ORIGEN: The Savior said, “Whosoever shall look upon a woman to lust after her, has already committed adultery with her in his heart;” and in issuing certain other commands, conveys no other meaning than this, that it is in our own power to observe what is commanded. And therefore we are rightly rendered liable to condemnation if we transgress those commandments which we are able to keep. De Principiis, 4.305.

ORIGEN: And with respect to the precepts enjoined in the Gospels, no doubt can be entertained that very many of these are to be literally observed, as, for example, when our Lord says, . . . “Whosoever looks upon a woman to lust after her, has committed adultery with her already in his heart.” De Principiis, 4.368.

ORIGEN: Suppose chastity should begin with the inner man. It will undoubtedly extend to the outer, for it is impossible for someone who does not previously commit adultery in his heart to be able to commit adultery with his body. But if chastity begins in the outer man, it does not immediately pass as well into inner self control, as if the one who avoids committing adultery in the body will be free from adultery in his heart.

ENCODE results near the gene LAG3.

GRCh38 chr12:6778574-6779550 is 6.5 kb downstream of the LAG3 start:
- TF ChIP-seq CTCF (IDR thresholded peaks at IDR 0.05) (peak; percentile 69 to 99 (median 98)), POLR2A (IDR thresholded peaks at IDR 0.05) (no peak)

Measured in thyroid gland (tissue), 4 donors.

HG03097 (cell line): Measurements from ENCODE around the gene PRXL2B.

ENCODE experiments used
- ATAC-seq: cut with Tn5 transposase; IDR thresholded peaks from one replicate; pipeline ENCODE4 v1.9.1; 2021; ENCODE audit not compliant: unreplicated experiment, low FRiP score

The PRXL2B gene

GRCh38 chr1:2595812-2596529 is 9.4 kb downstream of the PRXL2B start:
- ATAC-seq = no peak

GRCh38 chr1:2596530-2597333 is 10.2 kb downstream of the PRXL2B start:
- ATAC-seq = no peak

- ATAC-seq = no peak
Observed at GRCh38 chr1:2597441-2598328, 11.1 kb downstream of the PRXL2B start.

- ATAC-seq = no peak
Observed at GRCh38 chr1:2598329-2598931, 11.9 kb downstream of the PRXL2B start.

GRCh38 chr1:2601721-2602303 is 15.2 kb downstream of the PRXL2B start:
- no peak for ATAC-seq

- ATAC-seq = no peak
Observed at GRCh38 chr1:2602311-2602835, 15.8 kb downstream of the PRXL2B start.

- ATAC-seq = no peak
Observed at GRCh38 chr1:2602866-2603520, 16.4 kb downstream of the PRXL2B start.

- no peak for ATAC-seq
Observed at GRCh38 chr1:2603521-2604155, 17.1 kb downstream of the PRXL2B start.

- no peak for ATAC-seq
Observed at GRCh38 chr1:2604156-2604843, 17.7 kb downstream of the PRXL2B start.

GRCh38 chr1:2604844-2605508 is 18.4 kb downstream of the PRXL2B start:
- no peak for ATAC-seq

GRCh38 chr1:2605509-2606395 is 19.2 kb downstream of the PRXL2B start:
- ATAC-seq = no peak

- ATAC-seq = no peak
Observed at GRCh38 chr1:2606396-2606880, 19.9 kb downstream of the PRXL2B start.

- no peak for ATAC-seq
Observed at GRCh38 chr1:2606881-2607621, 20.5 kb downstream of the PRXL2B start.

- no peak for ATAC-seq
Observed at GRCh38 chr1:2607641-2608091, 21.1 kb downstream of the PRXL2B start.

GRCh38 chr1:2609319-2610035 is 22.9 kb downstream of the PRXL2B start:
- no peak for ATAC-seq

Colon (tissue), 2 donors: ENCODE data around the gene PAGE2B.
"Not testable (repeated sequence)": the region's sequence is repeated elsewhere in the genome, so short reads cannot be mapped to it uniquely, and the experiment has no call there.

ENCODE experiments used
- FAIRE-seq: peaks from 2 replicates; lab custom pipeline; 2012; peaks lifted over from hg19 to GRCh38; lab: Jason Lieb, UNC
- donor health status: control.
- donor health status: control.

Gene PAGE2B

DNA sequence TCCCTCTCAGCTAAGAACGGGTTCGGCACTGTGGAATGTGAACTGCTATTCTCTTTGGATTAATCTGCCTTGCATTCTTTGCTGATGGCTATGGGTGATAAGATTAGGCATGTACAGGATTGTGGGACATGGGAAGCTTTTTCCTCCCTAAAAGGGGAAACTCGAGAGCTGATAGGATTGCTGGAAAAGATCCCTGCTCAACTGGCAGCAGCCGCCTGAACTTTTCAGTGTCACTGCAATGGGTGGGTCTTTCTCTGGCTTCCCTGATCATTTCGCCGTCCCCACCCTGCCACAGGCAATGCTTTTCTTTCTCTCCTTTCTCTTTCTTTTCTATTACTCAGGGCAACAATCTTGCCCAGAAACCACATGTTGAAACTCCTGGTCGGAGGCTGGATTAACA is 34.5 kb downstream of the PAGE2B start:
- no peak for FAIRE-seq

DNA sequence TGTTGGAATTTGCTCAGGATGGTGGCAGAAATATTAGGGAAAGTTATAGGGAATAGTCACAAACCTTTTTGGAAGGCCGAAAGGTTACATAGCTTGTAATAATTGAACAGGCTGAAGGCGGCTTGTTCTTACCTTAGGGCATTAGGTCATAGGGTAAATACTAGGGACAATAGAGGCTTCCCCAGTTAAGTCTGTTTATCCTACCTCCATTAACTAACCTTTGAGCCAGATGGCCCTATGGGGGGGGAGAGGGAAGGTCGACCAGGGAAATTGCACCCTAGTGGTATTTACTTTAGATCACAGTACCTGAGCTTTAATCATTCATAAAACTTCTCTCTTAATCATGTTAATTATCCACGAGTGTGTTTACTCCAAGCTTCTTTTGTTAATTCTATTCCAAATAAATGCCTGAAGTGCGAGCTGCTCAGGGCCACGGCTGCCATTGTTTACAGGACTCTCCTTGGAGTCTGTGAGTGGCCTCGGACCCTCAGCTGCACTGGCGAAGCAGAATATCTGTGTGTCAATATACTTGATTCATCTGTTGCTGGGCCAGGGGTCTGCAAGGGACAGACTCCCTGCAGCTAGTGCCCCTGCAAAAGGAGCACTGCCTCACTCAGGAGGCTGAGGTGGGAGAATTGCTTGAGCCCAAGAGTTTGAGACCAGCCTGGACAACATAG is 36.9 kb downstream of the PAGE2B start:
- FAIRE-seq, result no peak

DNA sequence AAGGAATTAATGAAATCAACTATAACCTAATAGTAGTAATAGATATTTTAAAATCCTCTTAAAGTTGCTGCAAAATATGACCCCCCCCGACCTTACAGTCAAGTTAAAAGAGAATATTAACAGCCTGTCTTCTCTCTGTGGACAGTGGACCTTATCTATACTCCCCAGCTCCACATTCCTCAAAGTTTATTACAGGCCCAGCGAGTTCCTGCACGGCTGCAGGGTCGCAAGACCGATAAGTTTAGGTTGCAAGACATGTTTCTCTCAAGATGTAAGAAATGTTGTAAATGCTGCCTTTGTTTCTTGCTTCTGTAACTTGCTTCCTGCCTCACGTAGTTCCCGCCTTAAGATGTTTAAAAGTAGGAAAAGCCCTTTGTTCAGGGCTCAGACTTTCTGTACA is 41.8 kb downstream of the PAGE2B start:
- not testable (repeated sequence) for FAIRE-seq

Commentary on the Epistle to the Romans.

ORIGEN: Judaic boasting is excluded, not through the law of works but through the law of faith, which is in Christ Jesus, in whose cross the Apostle boasts. For who will legitimately boast about his own chastity when he reads what is written, “anyone who has looked at a woman to lust after her has already committed adultery with her in his heart”? Commentary on the Epistle to the Romans.

LACTANTIUS: This also is added for the completion of chastity, that there should be an absence not only of the offense, but even of the thought. For it is evident that the mind is polluted by the desire, though unaccomplished; and so that a just man ought neither to do, nor to wish to do, that which is unjust. Therefore the conscience must be cleansed; for God, who cannot be deceived, inspects it. The breast must be cleared from every stain, that it may be a temple of God, which is enlightened not by the gleam of gold or ivory, but by the brightness of faith and purity.
The Epitome of the Divine Institutes, 7.251